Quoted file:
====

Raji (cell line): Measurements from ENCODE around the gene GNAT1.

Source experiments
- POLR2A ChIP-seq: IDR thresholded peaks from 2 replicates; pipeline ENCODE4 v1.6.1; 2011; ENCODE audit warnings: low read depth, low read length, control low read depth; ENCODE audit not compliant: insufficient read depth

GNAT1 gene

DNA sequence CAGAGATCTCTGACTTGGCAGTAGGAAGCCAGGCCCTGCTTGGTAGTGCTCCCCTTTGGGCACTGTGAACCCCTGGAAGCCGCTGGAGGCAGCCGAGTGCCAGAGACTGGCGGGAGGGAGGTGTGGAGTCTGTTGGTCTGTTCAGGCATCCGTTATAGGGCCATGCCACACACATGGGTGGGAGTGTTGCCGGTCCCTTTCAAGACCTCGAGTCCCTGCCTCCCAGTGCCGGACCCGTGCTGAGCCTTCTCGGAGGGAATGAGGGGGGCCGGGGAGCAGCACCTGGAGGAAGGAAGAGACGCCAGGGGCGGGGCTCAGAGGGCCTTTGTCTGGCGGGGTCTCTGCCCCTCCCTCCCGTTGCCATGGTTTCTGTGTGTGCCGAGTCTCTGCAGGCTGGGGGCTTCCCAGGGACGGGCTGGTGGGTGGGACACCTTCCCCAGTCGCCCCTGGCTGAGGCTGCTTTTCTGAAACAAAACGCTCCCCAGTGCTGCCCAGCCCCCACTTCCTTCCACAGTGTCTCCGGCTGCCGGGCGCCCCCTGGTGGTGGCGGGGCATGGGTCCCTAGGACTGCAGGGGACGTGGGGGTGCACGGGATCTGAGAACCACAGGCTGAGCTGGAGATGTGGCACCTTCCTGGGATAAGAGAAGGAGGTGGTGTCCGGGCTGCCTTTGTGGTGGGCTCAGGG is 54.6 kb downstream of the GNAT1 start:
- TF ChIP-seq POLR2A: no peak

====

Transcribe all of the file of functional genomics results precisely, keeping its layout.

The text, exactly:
Raji (cell line): Measurements from ENCODE around the gene GNAT1.

Source experiments
- POLR2A ChIP-seq: IDR thresholded peaks from 2 replicates; pipeline ENCODE4 v1.6.1; 2011; ENCODE audit warnings: low read depth, low read length, control low read depth; ENCODE audit not compliant: insufficient read depth

GNAT1 gene

DNA sequence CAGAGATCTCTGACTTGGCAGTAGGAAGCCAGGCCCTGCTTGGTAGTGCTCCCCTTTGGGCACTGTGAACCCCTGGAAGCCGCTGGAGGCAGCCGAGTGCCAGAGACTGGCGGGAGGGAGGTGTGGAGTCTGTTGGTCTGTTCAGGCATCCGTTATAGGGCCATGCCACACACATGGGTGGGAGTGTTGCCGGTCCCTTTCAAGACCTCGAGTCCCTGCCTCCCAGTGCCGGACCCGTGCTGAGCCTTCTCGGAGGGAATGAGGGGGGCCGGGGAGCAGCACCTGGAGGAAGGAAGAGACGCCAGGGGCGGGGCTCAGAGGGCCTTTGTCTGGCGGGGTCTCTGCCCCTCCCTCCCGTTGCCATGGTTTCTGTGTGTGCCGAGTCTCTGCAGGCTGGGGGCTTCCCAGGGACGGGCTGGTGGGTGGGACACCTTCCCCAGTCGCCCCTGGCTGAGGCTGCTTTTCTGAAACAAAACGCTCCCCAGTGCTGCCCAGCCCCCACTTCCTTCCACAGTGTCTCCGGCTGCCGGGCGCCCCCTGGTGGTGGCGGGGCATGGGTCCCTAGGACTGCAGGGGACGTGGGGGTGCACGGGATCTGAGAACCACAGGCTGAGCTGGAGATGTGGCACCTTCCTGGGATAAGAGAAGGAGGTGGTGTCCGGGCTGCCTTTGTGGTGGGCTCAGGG is 54.6 kb downstream of the GNAT1 start:
- TF ChIP-seq POLR2A: no peak